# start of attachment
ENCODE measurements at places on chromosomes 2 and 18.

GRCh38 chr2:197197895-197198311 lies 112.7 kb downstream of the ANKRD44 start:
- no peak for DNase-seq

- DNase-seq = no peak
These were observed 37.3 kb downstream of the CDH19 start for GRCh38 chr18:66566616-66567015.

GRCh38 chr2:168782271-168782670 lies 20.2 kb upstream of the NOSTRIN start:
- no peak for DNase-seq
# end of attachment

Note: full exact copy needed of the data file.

ENCODE measurements at places on chromosomes 2 and 18.

GRCh38 chr2:197197895-197198311 lies 112.7 kb downstream of the ANKRD44 start:
- no peak for DNase-seq

- DNase-seq = no peak
These were observed 37.3 kb downstream of the CDH19 start for GRCh38 chr18:66566616-66567015.

GRCh38 chr2:168782271-168782670 lies 20.2 kb upstream of the NOSTRIN start:
- no peak for DNase-seq